Did you know that “flushable wipes” aren’t really flushable?
What’s more, when wipes meet up with kitchen grease in the 141 miles of wastewater pipe managed by Madison Metropolitan Sewerage District, they can form “fatbergs” – large congealed lumps that block flows and cause headaches for maintenance crews as well as local residents and businesses. Efforts to thwart fatbergs and avoid lasting damage to area waters from contaminants such as pharmaceuticals and chloride will be highlighted by local sewage district experts during National Pollution Prevention Week, Sept. 18-24.
“Pollution prevention is critical to our environment, economy and quality of life,” said Michael Mucha, chief engineer and director of Madison Metropolitan Sewerage District. “It is extremely difficult and costly to remove pollutants such as chloride and other chemicals once they get into our waters. When everyone works together to keep them out, we all benefit from improved water quality and lower utility bills.”
Emily Jones, a pollution prevention specialist with the district, said simple changes by individuals can add up to measurable improvements in water quality. Among the easiest steps:
- Safely dispose of medications at a Safe Communities MedDrop collection box. Find a list of collection boxes here.
- Take household hazardous waste such as mercury devices, pesticides and gasoline to here.
- Reduce salt use to keep water fresh. Learn more about water softener efficiency here and reducing use of salt on sidewalks and roads at Wisconsin Saltwise Partnership.
- Keep trash out of the toilet. Visit here and search “flushables” to learn more about what can be safely flushed. Wipes and rags are not on the list.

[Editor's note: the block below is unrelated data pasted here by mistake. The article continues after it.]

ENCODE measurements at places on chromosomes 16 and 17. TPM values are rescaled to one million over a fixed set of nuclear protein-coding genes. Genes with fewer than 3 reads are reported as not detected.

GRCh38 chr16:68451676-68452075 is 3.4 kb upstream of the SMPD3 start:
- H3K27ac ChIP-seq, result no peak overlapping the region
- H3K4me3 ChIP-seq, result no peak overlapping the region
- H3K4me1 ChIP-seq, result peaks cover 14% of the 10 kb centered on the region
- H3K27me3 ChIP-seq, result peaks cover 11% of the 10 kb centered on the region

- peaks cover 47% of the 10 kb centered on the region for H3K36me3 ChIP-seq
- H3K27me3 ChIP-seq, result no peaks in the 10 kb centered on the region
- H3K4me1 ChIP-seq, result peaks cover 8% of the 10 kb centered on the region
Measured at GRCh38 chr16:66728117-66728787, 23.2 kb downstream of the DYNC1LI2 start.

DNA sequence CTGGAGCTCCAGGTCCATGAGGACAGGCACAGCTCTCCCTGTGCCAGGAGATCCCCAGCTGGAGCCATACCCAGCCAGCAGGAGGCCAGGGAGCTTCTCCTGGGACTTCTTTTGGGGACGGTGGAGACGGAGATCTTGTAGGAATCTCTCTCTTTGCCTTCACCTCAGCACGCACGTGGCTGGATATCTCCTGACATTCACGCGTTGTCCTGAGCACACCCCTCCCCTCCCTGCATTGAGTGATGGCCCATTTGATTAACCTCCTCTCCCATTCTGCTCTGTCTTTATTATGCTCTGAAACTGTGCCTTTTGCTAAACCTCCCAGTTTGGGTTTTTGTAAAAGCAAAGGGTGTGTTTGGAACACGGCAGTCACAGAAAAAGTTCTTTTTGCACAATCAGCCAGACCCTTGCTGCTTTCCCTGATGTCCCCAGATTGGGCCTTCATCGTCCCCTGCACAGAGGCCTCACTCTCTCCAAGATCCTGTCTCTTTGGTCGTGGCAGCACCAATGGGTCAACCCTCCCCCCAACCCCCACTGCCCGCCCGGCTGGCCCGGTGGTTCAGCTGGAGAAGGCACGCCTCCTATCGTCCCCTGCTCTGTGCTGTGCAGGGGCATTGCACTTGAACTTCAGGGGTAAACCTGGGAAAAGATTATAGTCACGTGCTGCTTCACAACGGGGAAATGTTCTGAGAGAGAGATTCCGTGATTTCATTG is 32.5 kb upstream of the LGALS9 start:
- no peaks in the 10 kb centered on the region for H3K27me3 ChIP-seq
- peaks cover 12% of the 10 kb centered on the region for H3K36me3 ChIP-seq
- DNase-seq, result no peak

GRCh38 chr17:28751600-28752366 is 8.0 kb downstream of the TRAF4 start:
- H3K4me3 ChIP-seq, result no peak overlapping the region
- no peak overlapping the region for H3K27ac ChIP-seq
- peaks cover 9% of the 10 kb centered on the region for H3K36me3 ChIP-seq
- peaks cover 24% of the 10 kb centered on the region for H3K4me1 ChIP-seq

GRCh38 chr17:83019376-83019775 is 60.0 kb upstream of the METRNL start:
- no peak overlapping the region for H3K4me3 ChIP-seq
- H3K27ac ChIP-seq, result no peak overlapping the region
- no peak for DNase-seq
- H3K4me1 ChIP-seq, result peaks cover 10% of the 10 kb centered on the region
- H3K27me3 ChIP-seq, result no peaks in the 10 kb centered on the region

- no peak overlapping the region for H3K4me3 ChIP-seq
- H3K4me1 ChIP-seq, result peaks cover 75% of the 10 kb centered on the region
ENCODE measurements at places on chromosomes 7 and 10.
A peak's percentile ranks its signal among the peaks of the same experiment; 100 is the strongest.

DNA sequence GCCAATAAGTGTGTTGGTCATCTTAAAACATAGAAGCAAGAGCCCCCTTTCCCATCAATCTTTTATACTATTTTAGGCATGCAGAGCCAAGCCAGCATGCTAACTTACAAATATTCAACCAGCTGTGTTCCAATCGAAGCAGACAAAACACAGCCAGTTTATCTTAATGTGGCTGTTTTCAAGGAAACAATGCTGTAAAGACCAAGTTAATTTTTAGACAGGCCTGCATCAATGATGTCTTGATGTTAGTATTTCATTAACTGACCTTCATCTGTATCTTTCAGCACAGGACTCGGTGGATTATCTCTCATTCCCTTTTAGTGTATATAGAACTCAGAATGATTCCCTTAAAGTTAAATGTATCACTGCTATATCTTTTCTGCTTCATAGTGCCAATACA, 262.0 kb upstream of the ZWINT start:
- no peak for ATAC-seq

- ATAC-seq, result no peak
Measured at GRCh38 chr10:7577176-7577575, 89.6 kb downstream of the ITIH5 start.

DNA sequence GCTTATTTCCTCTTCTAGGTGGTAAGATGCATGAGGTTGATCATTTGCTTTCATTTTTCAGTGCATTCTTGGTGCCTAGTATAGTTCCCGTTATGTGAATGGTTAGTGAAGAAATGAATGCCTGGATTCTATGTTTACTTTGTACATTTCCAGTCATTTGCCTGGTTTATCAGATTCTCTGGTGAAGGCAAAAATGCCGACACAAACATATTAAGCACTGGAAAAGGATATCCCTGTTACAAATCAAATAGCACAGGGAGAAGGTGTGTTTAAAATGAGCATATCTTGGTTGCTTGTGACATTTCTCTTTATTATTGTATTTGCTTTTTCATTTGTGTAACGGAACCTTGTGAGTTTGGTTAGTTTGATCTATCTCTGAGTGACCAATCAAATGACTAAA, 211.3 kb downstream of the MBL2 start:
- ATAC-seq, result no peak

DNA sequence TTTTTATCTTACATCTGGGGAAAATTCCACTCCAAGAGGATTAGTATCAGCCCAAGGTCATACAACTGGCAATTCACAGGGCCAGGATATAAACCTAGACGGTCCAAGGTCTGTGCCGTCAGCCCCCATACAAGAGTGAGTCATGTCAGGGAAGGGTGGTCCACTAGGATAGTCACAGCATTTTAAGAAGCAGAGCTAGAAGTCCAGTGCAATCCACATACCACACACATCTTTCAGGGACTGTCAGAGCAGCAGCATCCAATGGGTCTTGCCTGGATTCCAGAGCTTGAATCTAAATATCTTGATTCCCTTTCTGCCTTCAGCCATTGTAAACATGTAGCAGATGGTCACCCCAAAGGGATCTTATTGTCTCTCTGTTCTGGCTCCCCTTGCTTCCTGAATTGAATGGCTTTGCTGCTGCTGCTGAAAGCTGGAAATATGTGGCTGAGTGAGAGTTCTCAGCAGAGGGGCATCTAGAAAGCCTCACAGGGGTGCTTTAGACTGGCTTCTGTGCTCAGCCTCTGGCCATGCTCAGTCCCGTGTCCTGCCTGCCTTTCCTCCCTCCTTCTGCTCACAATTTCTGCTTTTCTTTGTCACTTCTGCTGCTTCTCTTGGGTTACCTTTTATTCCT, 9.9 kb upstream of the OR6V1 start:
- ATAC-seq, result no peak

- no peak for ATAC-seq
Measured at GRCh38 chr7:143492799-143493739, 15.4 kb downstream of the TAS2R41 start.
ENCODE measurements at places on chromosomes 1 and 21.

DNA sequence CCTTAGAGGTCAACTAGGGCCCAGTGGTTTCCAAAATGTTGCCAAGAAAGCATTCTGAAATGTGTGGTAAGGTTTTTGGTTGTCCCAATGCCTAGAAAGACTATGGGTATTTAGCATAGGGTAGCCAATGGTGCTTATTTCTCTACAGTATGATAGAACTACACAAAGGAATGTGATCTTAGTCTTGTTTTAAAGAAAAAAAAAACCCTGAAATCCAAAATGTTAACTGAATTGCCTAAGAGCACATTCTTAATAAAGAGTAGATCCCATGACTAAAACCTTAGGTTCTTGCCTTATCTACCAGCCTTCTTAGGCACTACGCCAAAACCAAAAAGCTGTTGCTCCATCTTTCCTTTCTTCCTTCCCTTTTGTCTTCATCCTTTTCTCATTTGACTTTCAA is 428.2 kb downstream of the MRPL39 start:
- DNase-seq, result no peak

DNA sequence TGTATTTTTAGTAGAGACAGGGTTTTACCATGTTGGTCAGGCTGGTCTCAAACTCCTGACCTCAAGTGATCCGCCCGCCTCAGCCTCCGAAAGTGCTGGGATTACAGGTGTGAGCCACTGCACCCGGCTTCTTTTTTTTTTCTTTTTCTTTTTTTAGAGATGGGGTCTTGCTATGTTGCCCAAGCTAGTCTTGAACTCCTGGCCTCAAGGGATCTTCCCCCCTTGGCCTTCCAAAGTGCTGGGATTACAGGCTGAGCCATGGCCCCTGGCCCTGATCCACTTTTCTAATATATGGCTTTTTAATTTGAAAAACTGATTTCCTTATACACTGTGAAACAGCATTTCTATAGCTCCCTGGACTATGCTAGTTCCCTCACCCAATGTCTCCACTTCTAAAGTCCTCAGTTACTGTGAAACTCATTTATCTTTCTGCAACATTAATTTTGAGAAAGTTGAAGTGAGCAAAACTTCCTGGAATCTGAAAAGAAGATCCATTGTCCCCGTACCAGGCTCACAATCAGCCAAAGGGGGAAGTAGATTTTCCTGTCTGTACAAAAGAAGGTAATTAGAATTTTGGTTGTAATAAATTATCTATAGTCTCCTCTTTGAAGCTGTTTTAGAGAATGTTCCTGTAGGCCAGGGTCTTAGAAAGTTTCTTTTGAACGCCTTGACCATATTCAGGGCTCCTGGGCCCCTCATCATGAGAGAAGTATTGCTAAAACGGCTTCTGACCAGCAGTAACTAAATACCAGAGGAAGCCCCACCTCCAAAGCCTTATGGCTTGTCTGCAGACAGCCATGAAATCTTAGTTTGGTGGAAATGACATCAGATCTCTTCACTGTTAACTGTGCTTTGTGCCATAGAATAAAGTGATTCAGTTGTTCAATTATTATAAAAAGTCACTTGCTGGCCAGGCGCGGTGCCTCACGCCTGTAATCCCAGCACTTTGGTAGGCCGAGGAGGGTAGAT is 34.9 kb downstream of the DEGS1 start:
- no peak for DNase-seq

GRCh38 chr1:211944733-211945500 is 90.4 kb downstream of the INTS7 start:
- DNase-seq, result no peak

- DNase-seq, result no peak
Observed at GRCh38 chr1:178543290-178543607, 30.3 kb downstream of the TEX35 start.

- Sweep leaves out of the street to reduce phosphorus in the lakes. Information about community leaf pickups can be found by visiting here.
Area residents aged 12 and older are invited to learn more about preventing water pollution by signing up for a free public tour of the district’s Nine Spring Treatment Plant on Sept. 22 from 2 to 4 p.m. Tour participants will experience a unique behind-the-scenes look at how the district transforms wastewater into reusable resources. To sign up for the tours, which start at the district’s Maintenance Facility, 1610 Moorland Road, visit here. Throughout the week, check out special pollution prevention tips on Facebook and Twitter, @madmetrosewer.
Madison Metropolitan Sewerage District’s operating permits depend on achieving water quality goals. To achieve these goals and keep rates low, the district works to prevent pollution through:
- The Yahara Watershed Improvement Network, or Yahara WINS, a group dedicated to reducing phosphorus from farms and urban areas. The strategy is known as adaptive management.
- Grants and rebates that encourage businesses, apartments and other large scale water users to reduce chloride entering the wastewater stream through softened water. The district also participates in the Wisconsin Saltwise Partnership to reduce municipal and residential use of salt on roads and sidewalks during winter.
- Education and outreach to improve conservation and understanding of the value of water.